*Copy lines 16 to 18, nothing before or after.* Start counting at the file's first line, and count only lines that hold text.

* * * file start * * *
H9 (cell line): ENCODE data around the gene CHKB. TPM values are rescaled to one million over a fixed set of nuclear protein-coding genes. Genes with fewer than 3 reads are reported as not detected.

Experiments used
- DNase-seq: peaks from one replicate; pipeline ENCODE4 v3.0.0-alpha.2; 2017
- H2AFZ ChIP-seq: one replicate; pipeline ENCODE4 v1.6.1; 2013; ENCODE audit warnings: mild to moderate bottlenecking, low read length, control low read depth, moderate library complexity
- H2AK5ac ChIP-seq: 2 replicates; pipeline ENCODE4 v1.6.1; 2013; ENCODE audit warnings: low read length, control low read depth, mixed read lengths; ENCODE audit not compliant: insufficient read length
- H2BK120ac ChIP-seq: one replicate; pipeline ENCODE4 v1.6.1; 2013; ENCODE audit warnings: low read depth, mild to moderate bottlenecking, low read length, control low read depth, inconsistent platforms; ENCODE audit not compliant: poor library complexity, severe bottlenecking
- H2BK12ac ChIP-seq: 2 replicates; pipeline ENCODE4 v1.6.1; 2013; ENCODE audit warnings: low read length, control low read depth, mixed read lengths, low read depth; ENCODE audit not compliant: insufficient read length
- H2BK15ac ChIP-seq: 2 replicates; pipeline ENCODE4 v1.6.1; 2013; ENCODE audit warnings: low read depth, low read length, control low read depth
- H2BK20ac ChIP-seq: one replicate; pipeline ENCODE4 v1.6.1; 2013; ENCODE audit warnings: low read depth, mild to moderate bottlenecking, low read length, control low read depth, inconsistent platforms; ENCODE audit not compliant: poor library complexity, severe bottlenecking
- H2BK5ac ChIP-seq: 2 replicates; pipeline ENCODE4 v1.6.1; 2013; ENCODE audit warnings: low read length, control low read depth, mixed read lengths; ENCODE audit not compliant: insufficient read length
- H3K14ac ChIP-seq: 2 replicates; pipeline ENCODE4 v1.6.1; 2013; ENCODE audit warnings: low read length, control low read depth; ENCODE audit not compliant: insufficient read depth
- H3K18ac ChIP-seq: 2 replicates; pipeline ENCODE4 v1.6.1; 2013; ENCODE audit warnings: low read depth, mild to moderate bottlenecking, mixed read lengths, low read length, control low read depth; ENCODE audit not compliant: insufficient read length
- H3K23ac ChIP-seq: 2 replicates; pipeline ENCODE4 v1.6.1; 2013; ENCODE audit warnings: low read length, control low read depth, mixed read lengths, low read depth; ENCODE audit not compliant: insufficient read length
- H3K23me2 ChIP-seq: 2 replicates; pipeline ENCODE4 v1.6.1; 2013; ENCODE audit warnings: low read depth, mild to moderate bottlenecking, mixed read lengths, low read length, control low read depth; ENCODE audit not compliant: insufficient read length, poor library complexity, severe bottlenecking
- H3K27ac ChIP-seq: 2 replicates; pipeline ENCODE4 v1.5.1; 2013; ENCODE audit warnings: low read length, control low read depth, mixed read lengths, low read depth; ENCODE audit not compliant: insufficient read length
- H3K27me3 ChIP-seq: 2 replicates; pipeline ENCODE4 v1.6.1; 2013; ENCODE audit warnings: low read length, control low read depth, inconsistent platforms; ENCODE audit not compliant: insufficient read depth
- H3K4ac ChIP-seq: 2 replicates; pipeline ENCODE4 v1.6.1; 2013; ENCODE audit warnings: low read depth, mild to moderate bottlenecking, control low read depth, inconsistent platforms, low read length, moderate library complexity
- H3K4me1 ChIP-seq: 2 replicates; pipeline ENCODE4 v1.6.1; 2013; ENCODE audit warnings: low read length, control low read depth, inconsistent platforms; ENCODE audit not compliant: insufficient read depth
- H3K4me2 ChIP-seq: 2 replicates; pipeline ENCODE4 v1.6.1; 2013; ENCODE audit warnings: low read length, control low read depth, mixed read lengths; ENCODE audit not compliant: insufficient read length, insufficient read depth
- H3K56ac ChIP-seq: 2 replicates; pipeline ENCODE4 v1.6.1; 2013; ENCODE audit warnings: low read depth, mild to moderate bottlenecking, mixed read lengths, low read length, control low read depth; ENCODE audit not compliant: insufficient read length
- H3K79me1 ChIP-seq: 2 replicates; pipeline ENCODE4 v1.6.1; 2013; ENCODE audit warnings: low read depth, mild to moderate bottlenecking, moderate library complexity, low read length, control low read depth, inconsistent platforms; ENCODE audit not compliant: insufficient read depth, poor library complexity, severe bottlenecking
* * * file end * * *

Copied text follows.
- H3K27me3 ChIP-seq: 2 replicates; pipeline ENCODE4 v1.6.1; 2013; ENCODE audit warnings: low read length, control low read depth, inconsistent platforms; ENCODE audit not compliant: insufficient read depth
- H3K4ac ChIP-seq: 2 replicates; pipeline ENCODE4 v1.6.1; 2013; ENCODE audit warnings: low read depth, mild to moderate bottlenecking, control low read depth, inconsistent platforms, low read length, moderate library complexity
- H3K4me1 ChIP-seq: 2 replicates; pipeline ENCODE4 v1.6.1; 2013; ENCODE audit warnings: low read length, control low read depth, inconsistent platforms; ENCODE audit not compliant: insufficient read depth